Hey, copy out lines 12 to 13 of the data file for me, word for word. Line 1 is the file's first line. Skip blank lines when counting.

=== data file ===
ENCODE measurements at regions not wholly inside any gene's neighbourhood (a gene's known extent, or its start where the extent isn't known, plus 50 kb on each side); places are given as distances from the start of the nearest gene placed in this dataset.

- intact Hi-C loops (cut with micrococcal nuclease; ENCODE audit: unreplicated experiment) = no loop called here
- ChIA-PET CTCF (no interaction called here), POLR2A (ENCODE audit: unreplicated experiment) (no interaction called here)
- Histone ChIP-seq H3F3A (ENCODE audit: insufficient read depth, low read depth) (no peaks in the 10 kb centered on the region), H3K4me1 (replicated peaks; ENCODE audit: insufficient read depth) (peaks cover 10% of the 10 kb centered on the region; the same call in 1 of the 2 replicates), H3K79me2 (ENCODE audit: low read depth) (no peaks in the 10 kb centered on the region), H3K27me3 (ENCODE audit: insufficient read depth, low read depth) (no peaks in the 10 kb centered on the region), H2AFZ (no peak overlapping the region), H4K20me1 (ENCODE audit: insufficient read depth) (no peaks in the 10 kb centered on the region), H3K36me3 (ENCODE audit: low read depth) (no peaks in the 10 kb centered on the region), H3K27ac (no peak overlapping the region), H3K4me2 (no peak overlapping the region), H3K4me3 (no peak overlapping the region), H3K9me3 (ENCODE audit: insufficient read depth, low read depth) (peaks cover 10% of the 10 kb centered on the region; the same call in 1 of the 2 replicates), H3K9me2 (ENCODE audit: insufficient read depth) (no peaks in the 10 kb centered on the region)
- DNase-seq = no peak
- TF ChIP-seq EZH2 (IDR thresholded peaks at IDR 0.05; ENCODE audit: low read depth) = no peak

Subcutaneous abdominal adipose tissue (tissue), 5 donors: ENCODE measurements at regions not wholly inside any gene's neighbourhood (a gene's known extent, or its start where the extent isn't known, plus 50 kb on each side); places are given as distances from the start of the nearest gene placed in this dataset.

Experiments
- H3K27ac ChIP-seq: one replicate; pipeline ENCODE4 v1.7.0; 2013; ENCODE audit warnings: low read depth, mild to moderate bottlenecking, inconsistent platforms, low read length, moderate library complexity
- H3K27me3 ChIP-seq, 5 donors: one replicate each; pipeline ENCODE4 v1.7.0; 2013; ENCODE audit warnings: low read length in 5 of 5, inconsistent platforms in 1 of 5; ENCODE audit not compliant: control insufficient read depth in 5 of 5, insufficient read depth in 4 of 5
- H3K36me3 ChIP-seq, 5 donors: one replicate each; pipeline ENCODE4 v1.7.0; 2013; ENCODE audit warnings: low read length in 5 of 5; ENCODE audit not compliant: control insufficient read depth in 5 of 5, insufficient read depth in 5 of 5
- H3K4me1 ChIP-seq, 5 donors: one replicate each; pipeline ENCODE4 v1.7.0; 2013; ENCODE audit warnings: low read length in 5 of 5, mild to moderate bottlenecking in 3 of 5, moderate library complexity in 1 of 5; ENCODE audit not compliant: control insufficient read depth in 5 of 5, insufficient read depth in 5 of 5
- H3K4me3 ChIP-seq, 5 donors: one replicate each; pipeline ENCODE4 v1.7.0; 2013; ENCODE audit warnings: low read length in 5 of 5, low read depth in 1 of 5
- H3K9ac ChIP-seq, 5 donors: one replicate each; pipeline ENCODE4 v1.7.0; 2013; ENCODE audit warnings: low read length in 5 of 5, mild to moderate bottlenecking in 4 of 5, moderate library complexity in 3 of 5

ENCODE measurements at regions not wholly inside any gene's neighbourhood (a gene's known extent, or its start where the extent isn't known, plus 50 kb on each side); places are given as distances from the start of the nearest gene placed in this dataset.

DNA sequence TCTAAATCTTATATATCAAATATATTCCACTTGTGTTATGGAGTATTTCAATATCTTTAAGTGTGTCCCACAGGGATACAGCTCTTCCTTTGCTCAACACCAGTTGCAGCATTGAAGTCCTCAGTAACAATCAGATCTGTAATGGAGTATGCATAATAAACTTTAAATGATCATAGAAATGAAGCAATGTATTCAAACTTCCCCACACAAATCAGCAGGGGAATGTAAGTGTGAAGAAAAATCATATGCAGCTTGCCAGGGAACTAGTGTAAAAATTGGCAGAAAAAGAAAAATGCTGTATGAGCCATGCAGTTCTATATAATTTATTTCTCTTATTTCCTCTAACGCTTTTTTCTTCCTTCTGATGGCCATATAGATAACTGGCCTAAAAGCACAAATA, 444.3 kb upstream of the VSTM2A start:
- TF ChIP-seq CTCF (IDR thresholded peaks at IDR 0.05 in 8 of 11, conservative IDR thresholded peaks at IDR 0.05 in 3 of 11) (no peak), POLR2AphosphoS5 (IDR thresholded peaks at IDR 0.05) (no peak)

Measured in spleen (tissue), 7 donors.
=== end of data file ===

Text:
- H3K4me1 ChIP-seq, 5 donors: one replicate each; pipeline ENCODE4 v1.7.0; 2013; ENCODE audit warnings: low read length in 5 of 5, mild to moderate bottlenecking in 3 of 5, moderate library complexity in 1 of 5; ENCODE audit not compliant: control insufficient read depth in 5 of 5, insufficient read depth in 5 of 5
- H3K4me3 ChIP-seq, 5 donors: one replicate each; pipeline ENCODE4 v1.7.0; 2013; ENCODE audit warnings: low read length in 5 of 5, low read depth in 1 of 5